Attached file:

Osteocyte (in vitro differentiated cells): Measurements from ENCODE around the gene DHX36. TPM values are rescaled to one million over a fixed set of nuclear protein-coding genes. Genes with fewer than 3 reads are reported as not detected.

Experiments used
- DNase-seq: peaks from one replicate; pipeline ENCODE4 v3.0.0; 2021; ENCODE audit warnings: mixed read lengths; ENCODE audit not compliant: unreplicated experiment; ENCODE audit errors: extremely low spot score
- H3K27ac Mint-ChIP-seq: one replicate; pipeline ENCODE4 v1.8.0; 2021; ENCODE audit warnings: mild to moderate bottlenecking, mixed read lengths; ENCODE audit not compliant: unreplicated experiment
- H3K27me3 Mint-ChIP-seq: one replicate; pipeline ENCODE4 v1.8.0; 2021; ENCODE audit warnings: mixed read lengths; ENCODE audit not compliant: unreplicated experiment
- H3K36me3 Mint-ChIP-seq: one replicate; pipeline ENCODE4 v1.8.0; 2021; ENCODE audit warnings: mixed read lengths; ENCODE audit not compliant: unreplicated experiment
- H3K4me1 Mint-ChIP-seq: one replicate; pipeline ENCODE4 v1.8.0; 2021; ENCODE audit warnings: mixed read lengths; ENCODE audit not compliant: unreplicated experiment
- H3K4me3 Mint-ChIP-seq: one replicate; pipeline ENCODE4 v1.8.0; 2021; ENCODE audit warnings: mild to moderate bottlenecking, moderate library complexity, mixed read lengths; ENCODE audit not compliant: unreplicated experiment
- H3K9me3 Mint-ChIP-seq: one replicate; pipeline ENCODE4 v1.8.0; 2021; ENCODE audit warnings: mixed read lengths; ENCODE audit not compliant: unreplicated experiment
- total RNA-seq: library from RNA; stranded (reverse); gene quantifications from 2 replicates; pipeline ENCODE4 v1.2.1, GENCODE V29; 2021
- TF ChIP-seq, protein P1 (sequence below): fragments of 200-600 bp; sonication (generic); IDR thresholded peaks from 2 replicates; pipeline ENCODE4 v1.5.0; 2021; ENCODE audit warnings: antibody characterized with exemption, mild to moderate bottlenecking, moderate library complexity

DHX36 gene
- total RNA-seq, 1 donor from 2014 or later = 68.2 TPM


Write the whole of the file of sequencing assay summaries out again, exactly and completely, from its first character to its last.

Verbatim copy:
Osteocyte (in vitro differentiated cells): Measurements from ENCODE around the gene DHX36. TPM values are rescaled to one million over a fixed set of nuclear protein-coding genes. Genes with fewer than 3 reads are reported as not detected.

Experiments used
- DNase-seq: peaks from one replicate; pipeline ENCODE4 v3.0.0; 2021; ENCODE audit warnings: mixed read lengths; ENCODE audit not compliant: unreplicated experiment; ENCODE audit errors: extremely low spot score
- H3K27ac Mint-ChIP-seq: one replicate; pipeline ENCODE4 v1.8.0; 2021; ENCODE audit warnings: mild to moderate bottlenecking, mixed read lengths; ENCODE audit not compliant: unreplicated experiment
- H3K27me3 Mint-ChIP-seq: one replicate; pipeline ENCODE4 v1.8.0; 2021; ENCODE audit warnings: mixed read lengths; ENCODE audit not compliant: unreplicated experiment
- H3K36me3 Mint-ChIP-seq: one replicate; pipeline ENCODE4 v1.8.0; 2021; ENCODE audit warnings: mixed read lengths; ENCODE audit not compliant: unreplicated experiment
- H3K4me1 Mint-ChIP-seq: one replicate; pipeline ENCODE4 v1.8.0; 2021; ENCODE audit warnings: mixed read lengths; ENCODE audit not compliant: unreplicated experiment
- H3K4me3 Mint-ChIP-seq: one replicate; pipeline ENCODE4 v1.8.0; 2021; ENCODE audit warnings: mild to moderate bottlenecking, moderate library complexity, mixed read lengths; ENCODE audit not compliant: unreplicated experiment
- H3K9me3 Mint-ChIP-seq: one replicate; pipeline ENCODE4 v1.8.0; 2021; ENCODE audit warnings: mixed read lengths; ENCODE audit not compliant: unreplicated experiment
- total RNA-seq: library from RNA; stranded (reverse); gene quantifications from 2 replicates; pipeline ENCODE4 v1.2.1, GENCODE V29; 2021
- TF ChIP-seq, protein P1 (sequence below): fragments of 200-600 bp; sonication (generic); IDR thresholded peaks from 2 replicates; pipeline ENCODE4 v1.5.0; 2021; ENCODE audit warnings: antibody characterized with exemption, mild to moderate bottlenecking, moderate library complexity

DHX36 gene
- total RNA-seq, 1 donor from 2014 or later = 68.2 TPM